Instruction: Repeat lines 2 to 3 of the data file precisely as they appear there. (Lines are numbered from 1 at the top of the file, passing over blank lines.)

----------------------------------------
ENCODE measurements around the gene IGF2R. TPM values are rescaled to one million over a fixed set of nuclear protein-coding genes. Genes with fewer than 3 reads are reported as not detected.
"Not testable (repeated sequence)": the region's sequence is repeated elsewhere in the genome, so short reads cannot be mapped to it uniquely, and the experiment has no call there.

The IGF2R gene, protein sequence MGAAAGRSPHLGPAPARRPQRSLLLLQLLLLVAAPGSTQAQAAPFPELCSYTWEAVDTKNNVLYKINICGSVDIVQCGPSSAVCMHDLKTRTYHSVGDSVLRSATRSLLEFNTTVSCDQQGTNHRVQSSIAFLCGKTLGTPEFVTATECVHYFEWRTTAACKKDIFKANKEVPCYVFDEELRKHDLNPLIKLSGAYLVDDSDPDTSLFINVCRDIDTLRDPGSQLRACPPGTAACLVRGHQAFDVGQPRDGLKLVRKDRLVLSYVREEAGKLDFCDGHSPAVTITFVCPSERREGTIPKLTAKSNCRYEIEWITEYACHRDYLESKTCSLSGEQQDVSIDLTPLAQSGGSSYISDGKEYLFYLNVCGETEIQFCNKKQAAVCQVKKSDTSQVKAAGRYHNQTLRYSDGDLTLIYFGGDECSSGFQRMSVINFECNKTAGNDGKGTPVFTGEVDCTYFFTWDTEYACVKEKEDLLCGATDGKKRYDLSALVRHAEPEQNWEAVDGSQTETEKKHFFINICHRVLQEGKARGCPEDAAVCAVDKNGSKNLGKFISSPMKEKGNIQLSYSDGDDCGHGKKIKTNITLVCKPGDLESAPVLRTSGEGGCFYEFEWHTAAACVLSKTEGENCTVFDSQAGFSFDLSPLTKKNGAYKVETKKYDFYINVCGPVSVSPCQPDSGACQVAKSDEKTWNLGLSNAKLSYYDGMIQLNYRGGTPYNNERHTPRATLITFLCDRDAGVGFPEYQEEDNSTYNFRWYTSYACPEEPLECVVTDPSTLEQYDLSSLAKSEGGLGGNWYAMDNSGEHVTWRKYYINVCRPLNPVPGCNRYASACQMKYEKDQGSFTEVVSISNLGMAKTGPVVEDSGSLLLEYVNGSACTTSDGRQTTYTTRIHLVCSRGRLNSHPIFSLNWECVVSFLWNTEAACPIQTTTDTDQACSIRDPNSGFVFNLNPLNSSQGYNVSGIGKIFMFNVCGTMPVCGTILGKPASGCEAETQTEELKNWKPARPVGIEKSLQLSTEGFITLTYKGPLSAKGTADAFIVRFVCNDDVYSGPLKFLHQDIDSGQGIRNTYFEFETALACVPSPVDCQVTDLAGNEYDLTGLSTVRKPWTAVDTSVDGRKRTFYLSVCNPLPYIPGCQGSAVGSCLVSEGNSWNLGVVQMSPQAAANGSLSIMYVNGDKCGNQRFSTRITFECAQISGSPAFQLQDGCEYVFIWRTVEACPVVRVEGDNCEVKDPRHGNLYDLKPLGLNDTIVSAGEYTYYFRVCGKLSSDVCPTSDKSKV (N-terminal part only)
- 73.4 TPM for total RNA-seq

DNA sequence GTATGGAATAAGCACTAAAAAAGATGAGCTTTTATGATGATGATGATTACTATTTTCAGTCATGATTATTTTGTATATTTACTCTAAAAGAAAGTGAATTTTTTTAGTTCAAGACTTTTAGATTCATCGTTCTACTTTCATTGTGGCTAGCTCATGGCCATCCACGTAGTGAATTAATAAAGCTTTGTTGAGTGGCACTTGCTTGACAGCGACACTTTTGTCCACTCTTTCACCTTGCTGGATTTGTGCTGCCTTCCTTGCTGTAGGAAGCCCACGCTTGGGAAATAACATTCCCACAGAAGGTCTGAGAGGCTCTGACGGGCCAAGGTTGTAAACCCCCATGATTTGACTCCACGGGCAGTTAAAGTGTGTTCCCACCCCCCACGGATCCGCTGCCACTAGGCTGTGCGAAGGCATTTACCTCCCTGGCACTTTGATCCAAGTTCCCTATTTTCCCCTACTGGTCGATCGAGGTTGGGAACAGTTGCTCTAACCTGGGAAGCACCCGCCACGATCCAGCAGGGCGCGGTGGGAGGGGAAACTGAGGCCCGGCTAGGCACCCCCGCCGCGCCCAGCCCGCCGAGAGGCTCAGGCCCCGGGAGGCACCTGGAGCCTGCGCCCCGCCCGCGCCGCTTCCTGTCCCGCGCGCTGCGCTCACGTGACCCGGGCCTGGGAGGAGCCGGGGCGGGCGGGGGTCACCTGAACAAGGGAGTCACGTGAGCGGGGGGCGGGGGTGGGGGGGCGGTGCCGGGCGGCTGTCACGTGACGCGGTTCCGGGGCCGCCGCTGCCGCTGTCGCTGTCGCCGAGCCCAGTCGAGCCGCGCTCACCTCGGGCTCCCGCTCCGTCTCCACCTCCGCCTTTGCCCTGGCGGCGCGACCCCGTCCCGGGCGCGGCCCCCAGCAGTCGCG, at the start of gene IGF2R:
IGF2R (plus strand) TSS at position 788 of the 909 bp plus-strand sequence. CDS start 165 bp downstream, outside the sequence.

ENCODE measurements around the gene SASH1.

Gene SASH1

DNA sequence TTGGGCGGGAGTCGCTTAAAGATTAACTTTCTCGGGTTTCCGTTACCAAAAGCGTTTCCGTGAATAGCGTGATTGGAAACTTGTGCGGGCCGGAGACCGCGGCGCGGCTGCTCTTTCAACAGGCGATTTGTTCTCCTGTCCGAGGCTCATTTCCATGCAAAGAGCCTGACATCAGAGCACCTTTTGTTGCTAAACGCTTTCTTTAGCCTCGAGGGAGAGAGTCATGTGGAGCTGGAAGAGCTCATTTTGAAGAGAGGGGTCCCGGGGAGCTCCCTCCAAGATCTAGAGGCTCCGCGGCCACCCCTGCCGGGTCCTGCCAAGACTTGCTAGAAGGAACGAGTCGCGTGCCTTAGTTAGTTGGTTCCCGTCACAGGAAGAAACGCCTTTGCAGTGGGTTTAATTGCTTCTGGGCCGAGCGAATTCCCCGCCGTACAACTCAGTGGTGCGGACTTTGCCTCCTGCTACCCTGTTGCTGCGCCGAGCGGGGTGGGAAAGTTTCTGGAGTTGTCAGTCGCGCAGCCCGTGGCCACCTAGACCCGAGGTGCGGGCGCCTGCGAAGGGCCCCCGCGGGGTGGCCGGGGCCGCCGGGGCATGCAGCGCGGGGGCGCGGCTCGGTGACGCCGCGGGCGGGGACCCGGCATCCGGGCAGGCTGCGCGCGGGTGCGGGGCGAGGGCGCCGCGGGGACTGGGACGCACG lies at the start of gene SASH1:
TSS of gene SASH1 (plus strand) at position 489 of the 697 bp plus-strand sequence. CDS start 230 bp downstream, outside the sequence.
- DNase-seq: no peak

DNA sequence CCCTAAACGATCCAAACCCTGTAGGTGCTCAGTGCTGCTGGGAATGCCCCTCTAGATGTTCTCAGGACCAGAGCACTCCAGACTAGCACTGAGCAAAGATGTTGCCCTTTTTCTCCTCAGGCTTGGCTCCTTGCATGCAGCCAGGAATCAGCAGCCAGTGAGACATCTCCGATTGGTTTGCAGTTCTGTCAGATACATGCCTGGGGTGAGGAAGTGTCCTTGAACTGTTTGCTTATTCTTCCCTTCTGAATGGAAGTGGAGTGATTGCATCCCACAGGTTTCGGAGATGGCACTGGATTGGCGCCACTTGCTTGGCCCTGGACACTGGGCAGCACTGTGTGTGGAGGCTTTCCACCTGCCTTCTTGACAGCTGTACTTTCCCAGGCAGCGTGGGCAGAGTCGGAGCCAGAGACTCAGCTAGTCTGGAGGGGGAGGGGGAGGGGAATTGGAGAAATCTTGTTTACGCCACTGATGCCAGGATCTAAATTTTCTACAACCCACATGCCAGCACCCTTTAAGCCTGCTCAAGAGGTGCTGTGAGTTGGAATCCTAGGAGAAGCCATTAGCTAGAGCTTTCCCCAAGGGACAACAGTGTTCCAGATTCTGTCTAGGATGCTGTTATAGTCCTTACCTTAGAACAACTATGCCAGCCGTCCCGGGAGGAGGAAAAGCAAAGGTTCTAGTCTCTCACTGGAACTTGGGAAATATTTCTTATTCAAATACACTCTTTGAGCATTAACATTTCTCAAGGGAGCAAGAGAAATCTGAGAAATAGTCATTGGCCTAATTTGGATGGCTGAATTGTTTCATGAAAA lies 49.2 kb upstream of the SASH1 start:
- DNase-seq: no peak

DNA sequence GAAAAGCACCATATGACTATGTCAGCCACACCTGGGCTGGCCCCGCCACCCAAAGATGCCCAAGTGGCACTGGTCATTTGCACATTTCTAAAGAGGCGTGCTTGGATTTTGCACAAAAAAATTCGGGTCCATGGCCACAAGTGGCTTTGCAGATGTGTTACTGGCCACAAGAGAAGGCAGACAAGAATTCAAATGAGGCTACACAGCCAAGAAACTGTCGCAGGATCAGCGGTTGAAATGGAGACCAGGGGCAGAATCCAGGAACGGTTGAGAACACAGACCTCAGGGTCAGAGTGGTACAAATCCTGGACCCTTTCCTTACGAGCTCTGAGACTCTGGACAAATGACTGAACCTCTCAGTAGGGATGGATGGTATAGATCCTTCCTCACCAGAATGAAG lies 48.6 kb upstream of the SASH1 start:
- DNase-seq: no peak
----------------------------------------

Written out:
"Not testable (repeated sequence)": the region's sequence is repeated elsewhere in the genome, so short reads cannot be mapped to it uniquely, and the experiment has no call there.

The IGF2R gene, protein sequence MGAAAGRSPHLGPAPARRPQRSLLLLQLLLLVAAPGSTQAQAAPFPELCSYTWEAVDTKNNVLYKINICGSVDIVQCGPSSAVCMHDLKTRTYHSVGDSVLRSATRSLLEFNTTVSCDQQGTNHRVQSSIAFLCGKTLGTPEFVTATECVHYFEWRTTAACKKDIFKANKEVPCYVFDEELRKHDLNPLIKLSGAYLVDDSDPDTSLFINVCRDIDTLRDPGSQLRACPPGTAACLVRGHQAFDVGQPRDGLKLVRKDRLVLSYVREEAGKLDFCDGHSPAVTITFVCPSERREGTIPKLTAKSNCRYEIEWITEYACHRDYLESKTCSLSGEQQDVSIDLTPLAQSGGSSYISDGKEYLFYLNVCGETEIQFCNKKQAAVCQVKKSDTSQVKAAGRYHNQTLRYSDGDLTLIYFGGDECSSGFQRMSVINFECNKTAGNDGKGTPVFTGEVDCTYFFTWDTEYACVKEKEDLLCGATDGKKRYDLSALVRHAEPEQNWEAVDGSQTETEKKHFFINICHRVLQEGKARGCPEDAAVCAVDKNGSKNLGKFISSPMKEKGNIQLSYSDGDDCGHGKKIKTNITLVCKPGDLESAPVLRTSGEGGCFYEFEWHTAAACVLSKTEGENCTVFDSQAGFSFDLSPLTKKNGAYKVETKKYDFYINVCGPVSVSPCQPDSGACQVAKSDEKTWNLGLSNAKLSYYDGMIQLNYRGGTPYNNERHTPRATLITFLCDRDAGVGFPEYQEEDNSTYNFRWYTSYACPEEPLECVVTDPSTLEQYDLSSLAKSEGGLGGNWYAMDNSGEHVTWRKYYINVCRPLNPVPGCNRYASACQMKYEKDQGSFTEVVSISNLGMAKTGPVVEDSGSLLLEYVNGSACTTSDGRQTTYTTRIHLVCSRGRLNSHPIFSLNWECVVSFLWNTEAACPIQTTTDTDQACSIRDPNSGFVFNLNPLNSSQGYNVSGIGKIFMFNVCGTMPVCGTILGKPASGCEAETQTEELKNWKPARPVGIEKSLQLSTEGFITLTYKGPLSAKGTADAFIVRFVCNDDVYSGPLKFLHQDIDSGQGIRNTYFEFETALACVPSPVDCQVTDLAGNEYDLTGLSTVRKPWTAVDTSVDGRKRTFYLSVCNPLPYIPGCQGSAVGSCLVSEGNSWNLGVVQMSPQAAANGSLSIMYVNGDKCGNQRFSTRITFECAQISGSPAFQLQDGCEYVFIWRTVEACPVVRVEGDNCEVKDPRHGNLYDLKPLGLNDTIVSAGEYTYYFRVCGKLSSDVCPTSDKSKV (N-terminal part only)